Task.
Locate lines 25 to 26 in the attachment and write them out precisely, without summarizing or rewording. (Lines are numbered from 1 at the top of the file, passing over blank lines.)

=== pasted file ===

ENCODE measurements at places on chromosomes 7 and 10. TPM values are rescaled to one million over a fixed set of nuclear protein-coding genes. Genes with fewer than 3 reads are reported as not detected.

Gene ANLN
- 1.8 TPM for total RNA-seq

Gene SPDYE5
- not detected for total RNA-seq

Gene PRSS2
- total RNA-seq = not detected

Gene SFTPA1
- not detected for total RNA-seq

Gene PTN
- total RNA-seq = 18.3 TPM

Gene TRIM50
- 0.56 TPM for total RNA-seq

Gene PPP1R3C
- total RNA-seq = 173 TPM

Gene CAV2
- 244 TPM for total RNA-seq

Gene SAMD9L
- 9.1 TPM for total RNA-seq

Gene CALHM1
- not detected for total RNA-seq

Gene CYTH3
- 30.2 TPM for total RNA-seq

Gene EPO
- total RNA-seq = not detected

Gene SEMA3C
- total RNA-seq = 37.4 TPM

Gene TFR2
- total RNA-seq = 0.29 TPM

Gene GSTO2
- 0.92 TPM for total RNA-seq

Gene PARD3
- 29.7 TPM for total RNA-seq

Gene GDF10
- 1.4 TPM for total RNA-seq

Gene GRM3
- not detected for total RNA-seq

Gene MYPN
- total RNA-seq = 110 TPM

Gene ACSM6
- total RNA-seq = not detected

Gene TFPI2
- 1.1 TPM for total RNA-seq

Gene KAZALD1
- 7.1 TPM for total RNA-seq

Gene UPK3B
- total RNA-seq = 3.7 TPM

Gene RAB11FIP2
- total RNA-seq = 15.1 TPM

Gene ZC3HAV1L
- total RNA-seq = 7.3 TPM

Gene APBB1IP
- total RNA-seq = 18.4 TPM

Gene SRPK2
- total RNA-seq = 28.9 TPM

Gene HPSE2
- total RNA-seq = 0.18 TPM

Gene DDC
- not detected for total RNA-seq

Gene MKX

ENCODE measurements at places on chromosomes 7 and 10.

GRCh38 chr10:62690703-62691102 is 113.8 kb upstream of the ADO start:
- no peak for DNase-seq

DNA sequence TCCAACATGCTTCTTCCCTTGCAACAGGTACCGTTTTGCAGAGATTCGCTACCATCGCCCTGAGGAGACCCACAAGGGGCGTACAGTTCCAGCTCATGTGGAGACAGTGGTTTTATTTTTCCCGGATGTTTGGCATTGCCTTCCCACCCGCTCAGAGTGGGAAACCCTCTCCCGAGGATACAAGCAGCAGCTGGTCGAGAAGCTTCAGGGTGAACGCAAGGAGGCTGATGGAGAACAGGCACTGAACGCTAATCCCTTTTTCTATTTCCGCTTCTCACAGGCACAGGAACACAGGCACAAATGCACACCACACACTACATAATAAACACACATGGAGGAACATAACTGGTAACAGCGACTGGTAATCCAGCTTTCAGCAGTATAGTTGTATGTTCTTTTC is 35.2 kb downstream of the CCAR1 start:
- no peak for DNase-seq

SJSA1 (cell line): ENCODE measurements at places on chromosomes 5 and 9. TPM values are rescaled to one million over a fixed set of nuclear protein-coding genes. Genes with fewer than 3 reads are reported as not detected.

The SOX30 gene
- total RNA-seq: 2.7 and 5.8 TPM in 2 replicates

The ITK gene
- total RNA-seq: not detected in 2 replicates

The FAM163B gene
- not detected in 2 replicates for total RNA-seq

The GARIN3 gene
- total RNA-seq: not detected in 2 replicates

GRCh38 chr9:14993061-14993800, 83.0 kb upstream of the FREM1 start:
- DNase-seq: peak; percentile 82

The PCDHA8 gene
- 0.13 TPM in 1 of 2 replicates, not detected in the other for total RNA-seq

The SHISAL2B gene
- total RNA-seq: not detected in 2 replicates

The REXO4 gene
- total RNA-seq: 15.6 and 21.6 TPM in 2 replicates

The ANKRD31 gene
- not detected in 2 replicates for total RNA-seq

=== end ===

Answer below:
- total RNA-seq = not detected

Gene SEMA3C